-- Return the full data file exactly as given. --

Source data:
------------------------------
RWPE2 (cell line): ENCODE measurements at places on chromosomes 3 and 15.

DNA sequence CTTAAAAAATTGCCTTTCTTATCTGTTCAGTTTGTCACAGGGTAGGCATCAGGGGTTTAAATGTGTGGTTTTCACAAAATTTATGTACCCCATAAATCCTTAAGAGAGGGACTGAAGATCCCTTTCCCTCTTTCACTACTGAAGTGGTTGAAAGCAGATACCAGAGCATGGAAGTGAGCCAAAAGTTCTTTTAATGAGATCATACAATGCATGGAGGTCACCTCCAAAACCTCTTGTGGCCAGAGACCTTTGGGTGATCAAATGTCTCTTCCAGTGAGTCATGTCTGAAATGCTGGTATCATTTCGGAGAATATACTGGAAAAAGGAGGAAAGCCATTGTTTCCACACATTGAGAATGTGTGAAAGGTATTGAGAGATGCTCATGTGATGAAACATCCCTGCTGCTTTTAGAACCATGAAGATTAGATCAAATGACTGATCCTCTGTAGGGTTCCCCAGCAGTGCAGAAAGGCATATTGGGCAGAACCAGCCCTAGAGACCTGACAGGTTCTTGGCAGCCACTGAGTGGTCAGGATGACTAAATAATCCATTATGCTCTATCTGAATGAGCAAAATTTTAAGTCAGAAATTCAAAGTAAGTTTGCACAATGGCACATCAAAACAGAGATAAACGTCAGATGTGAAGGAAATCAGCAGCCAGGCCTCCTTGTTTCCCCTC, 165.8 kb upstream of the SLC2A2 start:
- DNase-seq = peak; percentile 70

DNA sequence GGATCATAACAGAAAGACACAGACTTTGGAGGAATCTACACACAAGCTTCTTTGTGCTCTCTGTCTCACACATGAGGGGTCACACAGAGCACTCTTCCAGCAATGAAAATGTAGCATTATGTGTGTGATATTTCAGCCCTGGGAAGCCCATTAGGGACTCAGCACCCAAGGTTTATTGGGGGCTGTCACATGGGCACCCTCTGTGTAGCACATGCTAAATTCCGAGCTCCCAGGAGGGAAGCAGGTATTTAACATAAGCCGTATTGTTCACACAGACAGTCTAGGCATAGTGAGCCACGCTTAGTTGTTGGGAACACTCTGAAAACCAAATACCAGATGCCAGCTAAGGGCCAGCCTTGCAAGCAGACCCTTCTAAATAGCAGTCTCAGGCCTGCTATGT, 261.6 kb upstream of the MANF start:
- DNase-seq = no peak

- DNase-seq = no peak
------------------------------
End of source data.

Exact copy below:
RWPE2 (cell line): ENCODE measurements at places on chromosomes 3 and 15.

DNA sequence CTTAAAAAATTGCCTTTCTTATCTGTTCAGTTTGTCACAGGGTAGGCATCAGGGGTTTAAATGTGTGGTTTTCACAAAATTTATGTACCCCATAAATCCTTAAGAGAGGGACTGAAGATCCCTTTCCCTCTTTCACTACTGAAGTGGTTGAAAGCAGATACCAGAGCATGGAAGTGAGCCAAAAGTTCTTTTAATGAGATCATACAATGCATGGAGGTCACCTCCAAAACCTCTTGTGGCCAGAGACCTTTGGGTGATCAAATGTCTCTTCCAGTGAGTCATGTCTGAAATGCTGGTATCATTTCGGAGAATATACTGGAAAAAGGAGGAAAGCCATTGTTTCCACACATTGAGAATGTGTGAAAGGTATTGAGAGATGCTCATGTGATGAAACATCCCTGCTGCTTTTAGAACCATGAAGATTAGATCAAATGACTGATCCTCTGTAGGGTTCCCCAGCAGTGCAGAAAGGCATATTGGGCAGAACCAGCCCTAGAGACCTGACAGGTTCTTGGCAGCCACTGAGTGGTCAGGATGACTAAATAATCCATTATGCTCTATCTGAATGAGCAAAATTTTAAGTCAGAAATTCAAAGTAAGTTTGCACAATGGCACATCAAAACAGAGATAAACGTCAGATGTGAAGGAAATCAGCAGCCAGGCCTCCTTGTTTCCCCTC, 165.8 kb upstream of the SLC2A2 start:
- DNase-seq = peak; percentile 70

DNA sequence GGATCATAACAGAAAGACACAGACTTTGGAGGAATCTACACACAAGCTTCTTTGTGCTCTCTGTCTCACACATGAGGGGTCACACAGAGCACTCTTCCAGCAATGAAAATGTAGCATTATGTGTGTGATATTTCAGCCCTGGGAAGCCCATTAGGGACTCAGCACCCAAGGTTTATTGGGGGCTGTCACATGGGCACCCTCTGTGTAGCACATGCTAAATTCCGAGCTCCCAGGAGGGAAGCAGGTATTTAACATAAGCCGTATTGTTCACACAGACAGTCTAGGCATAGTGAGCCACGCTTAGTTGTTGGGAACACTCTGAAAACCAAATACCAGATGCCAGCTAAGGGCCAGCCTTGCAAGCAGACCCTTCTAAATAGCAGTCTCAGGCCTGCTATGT, 261.6 kb upstream of the MANF start:
- DNase-seq = no peak

- DNase-seq = no peak